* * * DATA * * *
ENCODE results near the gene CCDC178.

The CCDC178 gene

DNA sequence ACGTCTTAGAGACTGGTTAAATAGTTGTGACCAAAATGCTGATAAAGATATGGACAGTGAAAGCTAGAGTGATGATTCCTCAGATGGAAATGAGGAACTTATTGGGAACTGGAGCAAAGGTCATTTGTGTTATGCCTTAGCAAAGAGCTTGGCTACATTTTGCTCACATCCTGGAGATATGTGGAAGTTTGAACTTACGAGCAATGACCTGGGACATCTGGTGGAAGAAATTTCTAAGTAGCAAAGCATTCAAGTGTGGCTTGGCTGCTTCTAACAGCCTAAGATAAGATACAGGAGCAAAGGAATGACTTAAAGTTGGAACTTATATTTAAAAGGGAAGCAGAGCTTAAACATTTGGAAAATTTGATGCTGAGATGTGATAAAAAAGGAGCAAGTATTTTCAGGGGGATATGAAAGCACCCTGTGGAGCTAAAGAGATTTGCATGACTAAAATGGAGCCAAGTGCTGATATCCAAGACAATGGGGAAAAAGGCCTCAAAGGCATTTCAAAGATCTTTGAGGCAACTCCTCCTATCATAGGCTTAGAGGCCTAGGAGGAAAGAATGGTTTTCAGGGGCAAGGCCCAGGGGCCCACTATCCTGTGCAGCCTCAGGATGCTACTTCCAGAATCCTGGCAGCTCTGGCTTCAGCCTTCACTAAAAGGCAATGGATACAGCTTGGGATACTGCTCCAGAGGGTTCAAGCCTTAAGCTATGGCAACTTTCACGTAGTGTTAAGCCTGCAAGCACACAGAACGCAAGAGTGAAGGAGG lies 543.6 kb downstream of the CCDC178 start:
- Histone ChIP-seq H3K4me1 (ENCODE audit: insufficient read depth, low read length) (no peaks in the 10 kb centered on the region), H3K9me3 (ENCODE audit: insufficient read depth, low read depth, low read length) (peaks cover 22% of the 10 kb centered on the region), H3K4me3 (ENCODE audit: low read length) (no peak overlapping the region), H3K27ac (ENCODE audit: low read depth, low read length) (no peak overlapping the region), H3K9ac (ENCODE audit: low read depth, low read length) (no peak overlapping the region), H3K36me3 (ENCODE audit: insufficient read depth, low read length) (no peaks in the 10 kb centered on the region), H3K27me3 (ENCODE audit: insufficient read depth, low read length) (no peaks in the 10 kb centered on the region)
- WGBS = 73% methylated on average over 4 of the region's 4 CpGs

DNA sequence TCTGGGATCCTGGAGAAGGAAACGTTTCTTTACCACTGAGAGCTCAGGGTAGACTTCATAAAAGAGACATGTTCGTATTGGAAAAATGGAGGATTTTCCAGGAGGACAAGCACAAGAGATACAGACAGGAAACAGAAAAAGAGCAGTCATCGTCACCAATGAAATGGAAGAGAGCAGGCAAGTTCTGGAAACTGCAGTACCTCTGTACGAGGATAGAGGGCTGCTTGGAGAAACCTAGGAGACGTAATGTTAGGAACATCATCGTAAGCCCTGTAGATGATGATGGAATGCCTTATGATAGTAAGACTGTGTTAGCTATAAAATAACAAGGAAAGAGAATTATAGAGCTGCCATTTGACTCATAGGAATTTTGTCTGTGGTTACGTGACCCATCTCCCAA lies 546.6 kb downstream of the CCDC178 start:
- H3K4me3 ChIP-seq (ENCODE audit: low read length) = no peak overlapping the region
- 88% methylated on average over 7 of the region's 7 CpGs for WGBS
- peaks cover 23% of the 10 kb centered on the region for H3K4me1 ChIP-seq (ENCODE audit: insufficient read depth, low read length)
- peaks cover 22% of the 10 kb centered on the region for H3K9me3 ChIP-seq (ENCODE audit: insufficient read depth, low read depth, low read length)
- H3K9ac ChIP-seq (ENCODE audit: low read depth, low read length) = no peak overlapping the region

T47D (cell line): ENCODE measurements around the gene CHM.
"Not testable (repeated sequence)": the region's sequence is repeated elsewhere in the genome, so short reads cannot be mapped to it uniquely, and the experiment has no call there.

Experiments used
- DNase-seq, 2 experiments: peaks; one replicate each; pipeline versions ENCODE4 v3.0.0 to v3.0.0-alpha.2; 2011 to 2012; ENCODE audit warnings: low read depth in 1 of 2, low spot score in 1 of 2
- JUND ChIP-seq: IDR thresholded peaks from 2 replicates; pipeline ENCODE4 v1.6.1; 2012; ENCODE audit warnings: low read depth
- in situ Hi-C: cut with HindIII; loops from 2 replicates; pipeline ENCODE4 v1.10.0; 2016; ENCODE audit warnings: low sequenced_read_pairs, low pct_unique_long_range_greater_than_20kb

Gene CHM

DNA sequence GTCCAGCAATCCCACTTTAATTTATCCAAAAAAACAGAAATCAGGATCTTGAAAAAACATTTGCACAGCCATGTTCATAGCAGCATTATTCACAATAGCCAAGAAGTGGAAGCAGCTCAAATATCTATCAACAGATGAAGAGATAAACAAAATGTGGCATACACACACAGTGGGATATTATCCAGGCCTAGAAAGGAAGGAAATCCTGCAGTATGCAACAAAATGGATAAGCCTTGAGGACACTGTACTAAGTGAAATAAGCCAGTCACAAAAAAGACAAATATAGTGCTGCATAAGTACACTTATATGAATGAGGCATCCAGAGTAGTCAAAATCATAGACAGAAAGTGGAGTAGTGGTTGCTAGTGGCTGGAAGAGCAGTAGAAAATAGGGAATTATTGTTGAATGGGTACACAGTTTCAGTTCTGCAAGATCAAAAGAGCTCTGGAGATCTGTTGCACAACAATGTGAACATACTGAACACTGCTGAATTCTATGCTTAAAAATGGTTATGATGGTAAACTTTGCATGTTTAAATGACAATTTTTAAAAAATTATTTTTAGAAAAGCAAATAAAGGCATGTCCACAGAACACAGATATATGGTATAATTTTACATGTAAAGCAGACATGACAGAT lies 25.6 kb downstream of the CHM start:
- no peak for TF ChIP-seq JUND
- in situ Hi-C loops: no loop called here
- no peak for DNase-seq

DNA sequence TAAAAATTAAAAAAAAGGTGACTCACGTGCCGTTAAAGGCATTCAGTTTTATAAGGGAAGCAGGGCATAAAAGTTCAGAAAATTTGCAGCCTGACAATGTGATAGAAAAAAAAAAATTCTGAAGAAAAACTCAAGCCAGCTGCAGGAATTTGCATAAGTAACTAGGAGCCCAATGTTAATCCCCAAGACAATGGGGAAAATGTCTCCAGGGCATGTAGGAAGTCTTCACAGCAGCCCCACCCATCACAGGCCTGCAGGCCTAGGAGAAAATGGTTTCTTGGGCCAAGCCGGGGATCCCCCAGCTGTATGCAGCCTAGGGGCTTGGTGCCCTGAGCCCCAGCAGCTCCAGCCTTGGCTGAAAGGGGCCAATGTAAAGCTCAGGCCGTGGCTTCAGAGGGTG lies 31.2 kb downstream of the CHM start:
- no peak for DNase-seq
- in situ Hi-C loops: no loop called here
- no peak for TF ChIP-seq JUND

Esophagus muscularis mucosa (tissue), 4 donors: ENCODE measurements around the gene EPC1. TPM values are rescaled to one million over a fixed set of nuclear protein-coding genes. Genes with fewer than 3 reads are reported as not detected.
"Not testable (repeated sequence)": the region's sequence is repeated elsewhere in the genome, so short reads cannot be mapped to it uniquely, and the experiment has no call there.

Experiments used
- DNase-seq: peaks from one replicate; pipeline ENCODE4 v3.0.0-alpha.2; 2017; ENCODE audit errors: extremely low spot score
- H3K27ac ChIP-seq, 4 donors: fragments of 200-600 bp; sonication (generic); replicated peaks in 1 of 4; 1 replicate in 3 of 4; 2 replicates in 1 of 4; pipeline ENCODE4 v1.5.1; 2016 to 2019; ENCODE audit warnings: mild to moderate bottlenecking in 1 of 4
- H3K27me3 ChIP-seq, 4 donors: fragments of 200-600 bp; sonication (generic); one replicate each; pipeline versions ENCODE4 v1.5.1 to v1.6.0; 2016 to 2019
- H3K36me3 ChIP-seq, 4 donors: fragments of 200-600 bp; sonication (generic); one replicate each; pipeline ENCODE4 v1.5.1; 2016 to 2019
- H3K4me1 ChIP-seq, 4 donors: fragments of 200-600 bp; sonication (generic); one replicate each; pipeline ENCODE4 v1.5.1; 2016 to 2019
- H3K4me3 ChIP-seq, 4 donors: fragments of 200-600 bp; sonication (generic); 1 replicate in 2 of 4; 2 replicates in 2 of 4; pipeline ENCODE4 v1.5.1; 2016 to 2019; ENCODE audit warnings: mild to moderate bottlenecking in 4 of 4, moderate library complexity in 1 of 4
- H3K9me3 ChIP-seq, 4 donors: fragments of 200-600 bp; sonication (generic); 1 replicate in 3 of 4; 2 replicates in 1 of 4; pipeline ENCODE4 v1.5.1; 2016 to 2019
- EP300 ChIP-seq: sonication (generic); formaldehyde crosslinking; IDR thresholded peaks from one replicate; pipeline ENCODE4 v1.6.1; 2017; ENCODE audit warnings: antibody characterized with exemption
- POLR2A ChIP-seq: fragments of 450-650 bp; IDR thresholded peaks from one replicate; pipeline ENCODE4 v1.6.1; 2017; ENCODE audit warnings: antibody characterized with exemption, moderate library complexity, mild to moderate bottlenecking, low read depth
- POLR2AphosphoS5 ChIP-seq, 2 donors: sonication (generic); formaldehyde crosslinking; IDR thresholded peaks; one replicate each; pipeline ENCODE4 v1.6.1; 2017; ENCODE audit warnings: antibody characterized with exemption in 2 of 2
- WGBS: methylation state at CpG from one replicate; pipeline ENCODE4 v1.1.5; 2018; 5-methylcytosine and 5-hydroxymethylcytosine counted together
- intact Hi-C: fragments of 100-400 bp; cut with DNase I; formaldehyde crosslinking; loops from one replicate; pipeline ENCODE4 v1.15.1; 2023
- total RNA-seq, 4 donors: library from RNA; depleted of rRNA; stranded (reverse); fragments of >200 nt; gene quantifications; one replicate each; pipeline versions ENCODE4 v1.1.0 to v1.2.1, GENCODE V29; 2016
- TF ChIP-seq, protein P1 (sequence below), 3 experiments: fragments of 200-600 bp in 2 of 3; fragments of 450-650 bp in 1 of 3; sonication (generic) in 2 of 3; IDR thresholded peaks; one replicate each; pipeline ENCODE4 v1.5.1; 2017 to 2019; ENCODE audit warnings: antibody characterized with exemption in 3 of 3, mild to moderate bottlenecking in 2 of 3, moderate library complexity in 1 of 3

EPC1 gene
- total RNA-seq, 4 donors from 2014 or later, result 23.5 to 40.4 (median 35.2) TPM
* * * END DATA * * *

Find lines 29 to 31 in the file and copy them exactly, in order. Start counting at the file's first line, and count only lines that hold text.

Experiments used
- DNase-seq: peaks from one replicate; pipeline ENCODE4 v3.0.0-alpha.2; 2017; ENCODE audit errors: extremely low spot score
- H3K27ac ChIP-seq, 4 donors: fragments of 200-600 bp; sonication (generic); replicated peaks in 1 of 4; 1 replicate in 3 of 4; 2 replicates in 1 of 4; pipeline ENCODE4 v1.5.1; 2016 to 2019; ENCODE audit warnings: mild to moderate bottlenecking in 1 of 4